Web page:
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03-23-2005 11:27 PM Rat - Compound Deck Curve
We now come to my single most dreaded part of the entire build, the compound curve of the rear deck. I considered three ways to fabricate this curve, the juncture of the rear deck and the quarter panel. The first way was to use welded wire and form it around the curve as a base for fiberglass matte/cloth. The second way was to try to do it "right" and beat the curve in some sheet metal with a hammer and bag (or tree stump). The third method was to break the curve down into many small pieces and then weld all the pieces together. After much debate, I chose alternative number three...many small pieces. I first thought I would use 2" wide, 1/8" flat stock to work with (since it would be easy to weld) but after trying to shape just one of these pieces I quickly opted for 18 gauge sheet metal as my base material.

I designed the body skeleton to allow for a curve with a 3" radius between the top rib and the side rib of the skeleton. The entire length of the curve is about 45".

Photo #1. Here are some of the tools and contraptions I used to bend the metal pieces. I used a 6" diameter piece of well casing (shown here cut in half), some 3" pvc pipe, some 4" pvc pipe and some 5" pvc pipe (not shown). Also various hammers and wooden clubs for shaping the metal around the forms.

Photo #2. This is the very first piece I formed. I drew a 6" diameter (3"radius) circle right on my work table so I could keep track of where I was at with each bend and to try to keep all the bends uniform.

Photo #3. This is the first piece being set up for tack welding. Note the 1x2 rectangular tubing clamped to the quarter panel to hold the bottom of the new piece even with the side of the body. This was very helpful as I worked my way around the curve so that I could manipulate the top end of the curve with one hand while tack welding with the other and keeping the butt edges of the pieces lined up. You just can't get the pieces bent absolutely uniform to one another so it takes a little coaxing and flexing as you weld to keep things lined up.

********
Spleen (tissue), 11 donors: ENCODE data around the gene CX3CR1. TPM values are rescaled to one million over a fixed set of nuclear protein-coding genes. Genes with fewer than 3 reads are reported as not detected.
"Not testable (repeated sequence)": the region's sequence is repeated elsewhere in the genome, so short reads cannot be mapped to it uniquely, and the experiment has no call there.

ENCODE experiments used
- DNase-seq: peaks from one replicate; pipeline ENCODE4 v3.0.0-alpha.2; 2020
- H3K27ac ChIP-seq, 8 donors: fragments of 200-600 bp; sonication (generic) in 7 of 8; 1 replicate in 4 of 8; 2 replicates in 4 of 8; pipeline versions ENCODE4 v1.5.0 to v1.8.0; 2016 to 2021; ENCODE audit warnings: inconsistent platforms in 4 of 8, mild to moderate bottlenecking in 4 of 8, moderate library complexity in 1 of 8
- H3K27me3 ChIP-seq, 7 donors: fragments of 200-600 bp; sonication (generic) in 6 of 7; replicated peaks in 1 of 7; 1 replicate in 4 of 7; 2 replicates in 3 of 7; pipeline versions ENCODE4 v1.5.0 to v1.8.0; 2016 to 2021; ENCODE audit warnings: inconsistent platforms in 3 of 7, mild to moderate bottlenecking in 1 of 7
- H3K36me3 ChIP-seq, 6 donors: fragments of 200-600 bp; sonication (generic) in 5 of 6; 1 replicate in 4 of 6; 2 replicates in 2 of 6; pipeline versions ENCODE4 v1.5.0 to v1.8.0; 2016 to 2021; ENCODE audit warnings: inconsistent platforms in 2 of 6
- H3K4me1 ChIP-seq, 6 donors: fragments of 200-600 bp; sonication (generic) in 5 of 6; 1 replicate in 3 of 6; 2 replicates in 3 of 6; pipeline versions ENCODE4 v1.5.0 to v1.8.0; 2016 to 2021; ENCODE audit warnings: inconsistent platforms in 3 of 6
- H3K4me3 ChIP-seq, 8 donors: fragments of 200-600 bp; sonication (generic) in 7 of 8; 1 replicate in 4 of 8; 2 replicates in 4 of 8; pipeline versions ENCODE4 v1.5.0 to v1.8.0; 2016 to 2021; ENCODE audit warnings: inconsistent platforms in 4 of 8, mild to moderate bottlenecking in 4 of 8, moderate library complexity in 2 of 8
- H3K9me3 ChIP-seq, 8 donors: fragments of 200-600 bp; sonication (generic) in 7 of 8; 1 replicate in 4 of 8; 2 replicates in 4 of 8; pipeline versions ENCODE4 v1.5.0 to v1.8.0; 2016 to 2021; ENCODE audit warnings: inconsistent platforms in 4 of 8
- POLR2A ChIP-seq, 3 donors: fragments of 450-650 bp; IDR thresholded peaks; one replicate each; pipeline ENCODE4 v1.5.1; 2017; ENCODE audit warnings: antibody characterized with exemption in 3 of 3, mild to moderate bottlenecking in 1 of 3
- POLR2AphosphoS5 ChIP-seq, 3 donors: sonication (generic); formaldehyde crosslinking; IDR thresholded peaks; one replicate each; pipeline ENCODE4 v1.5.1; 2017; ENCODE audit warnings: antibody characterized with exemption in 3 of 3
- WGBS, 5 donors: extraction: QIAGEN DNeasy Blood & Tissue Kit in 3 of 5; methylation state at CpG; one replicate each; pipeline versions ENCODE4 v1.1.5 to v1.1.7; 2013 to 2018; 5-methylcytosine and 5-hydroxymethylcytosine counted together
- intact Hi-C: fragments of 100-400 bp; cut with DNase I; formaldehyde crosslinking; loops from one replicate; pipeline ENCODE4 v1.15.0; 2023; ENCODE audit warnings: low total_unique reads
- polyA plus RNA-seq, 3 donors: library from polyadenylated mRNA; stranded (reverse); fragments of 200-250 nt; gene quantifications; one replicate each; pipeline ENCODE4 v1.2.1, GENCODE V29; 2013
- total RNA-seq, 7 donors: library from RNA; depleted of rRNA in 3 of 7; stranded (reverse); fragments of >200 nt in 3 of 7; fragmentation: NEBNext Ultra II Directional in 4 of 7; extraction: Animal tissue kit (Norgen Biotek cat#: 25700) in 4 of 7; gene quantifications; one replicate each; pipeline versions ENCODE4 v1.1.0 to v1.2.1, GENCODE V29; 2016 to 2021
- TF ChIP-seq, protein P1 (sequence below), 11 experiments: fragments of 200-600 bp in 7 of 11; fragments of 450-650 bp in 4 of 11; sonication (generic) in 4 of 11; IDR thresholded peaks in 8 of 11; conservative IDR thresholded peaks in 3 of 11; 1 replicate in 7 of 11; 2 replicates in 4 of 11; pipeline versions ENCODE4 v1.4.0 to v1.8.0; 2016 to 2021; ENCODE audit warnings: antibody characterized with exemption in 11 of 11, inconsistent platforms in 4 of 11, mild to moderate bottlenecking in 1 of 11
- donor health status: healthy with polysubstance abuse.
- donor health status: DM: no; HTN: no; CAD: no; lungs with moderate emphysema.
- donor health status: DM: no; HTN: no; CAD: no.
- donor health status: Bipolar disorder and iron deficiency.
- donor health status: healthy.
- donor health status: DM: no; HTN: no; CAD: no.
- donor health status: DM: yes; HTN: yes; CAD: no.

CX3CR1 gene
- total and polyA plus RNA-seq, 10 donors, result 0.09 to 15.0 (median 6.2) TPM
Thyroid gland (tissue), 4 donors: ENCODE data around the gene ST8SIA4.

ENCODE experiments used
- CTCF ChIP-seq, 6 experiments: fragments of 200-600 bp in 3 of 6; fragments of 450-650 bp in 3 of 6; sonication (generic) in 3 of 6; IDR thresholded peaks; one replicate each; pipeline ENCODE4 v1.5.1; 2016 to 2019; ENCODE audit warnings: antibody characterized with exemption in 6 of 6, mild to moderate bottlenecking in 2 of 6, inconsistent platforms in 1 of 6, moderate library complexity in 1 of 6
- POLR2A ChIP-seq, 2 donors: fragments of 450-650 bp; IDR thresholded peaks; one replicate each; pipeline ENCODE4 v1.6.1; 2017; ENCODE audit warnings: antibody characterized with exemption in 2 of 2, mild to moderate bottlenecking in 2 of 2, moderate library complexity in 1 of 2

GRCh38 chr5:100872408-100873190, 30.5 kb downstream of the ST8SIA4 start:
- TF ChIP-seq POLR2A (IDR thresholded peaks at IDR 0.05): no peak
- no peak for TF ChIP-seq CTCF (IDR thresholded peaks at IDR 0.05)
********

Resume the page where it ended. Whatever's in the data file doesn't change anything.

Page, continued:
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  [Entry #130]

03-23-2005 11:20 PM Rat - Skinning the Trunk
To skin the trunk lid I simply rough cut a piece of 18 gauge, clamped it over the trunk skeleton, and traced the edges on the under side for cutting. Then it was a matter of bending and solidly clamping the panel in place over the skeleton and tacking it on all edges. The photo above shows the trunk skin tacked in place and the trunk installed to check for fitment with the body.

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  [Entry #129]

03-23-2005 11:16 PM Rat - Rear Valance
Is that what this thing is called? The valance? Who knows, but it sounds right.

Photo #1: I cut a piece of 18 gauge roughly to the shape of the rear valance and then laid it in place and traced the edged of the body skeleton. I then cut the panel to the exact shape I wanted. checking the fit around the curve of the seat back as I went.

Photo #2: The panel was then clamped in place for welding.

Photo #3: The rear valance tacked in place.

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  [Entry #128]

03-23-2005 11:09 PM Rat - Rolling the Rear Pan
In Photo #1 below the finished pan is clamped in place for welding. I use every clamp I have available to try to prevent in warping or movement of the piece once I start welding.

Photos #2 and #3 show the finished pan tacked in place.

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  [Entry #127]

03-23-2005 11:02 PM Rat - Rolling the Rear Pan
In the first two photos below the pan is being slowly bent over the pvc tubing. I bent it as much as I could be hand (basically the first photo) and then placed a wooden 2x4 over the panel and used a small sledge to hammer it around the pvc pipe the rest of the way. This should be a rather slow process to insure that you don't get any nasty wrinkles or shapes that you don't want bent into the metal.

The photo on the far right below is the finished roll in the pan.

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  [Entry #126]

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